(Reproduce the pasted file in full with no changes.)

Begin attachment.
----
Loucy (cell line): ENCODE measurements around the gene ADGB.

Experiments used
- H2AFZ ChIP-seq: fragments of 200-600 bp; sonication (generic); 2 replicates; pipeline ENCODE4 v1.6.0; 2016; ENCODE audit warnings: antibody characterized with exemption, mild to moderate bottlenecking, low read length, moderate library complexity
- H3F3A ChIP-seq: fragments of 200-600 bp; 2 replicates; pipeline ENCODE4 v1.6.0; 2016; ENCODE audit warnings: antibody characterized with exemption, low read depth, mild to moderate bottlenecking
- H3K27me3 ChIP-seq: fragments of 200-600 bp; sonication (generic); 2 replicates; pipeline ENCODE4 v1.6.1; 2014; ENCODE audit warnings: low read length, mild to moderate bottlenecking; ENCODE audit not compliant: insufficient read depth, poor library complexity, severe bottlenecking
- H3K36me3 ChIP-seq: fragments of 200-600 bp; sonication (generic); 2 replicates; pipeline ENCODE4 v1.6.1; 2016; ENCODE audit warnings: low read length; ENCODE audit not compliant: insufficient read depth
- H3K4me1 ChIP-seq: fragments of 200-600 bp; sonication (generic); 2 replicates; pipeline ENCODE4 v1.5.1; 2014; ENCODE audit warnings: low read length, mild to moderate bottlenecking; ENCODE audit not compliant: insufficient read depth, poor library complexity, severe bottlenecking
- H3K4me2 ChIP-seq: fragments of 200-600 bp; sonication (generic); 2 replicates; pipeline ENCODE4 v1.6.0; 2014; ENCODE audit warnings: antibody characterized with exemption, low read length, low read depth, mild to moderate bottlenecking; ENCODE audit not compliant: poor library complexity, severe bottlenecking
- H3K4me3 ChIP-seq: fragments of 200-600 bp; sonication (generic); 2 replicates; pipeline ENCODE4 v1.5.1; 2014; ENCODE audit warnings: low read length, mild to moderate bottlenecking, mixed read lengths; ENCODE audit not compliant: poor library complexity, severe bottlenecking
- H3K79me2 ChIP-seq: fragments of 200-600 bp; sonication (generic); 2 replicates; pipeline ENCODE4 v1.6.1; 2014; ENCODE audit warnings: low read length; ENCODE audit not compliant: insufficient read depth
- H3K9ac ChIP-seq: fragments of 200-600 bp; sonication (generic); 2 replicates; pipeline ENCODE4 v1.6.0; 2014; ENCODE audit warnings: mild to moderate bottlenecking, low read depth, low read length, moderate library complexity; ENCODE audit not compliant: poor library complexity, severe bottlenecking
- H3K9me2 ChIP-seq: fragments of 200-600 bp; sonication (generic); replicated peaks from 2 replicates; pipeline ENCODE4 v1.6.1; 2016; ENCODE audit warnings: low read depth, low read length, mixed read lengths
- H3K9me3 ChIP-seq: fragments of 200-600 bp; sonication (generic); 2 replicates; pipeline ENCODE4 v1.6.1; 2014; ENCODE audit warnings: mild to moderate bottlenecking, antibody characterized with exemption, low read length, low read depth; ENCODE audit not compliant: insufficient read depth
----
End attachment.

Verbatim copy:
Loucy (cell line): ENCODE measurements around the gene ADGB.

Experiments used
- H2AFZ ChIP-seq: fragments of 200-600 bp; sonication (generic); 2 replicates; pipeline ENCODE4 v1.6.0; 2016; ENCODE audit warnings: antibody characterized with exemption, mild to moderate bottlenecking, low read length, moderate library complexity
- H3F3A ChIP-seq: fragments of 200-600 bp; 2 replicates; pipeline ENCODE4 v1.6.0; 2016; ENCODE audit warnings: antibody characterized with exemption, low read depth, mild to moderate bottlenecking
- H3K27me3 ChIP-seq: fragments of 200-600 bp; sonication (generic); 2 replicates; pipeline ENCODE4 v1.6.1; 2014; ENCODE audit warnings: low read length, mild to moderate bottlenecking; ENCODE audit not compliant: insufficient read depth, poor library complexity, severe bottlenecking
- H3K36me3 ChIP-seq: fragments of 200-600 bp; sonication (generic); 2 replicates; pipeline ENCODE4 v1.6.1; 2016; ENCODE audit warnings: low read length; ENCODE audit not compliant: insufficient read depth
- H3K4me1 ChIP-seq: fragments of 200-600 bp; sonication (generic); 2 replicates; pipeline ENCODE4 v1.5.1; 2014; ENCODE audit warnings: low read length, mild to moderate bottlenecking; ENCODE audit not compliant: insufficient read depth, poor library complexity, severe bottlenecking
- H3K4me2 ChIP-seq: fragments of 200-600 bp; sonication (generic); 2 replicates; pipeline ENCODE4 v1.6.0; 2014; ENCODE audit warnings: antibody characterized with exemption, low read length, low read depth, mild to moderate bottlenecking; ENCODE audit not compliant: poor library complexity, severe bottlenecking
- H3K4me3 ChIP-seq: fragments of 200-600 bp; sonication (generic); 2 replicates; pipeline ENCODE4 v1.5.1; 2014; ENCODE audit warnings: low read length, mild to moderate bottlenecking, mixed read lengths; ENCODE audit not compliant: poor library complexity, severe bottlenecking
- H3K79me2 ChIP-seq: fragments of 200-600 bp; sonication (generic); 2 replicates; pipeline ENCODE4 v1.6.1; 2014; ENCODE audit warnings: low read length; ENCODE audit not compliant: insufficient read depth
- H3K9ac ChIP-seq: fragments of 200-600 bp; sonication (generic); 2 replicates; pipeline ENCODE4 v1.6.0; 2014; ENCODE audit warnings: mild to moderate bottlenecking, low read depth, low read length, moderate library complexity; ENCODE audit not compliant: poor library complexity, severe bottlenecking
- H3K9me2 ChIP-seq: fragments of 200-600 bp; sonication (generic); replicated peaks from 2 replicates; pipeline ENCODE4 v1.6.1; 2016; ENCODE audit warnings: low read depth, low read length, mixed read lengths
- H3K9me3 ChIP-seq: fragments of 200-600 bp; sonication (generic); 2 replicates; pipeline ENCODE4 v1.6.1; 2014; ENCODE audit warnings: mild to moderate bottlenecking, antibody characterized with exemption, low read length, low read depth; ENCODE audit not compliant: insufficient read depth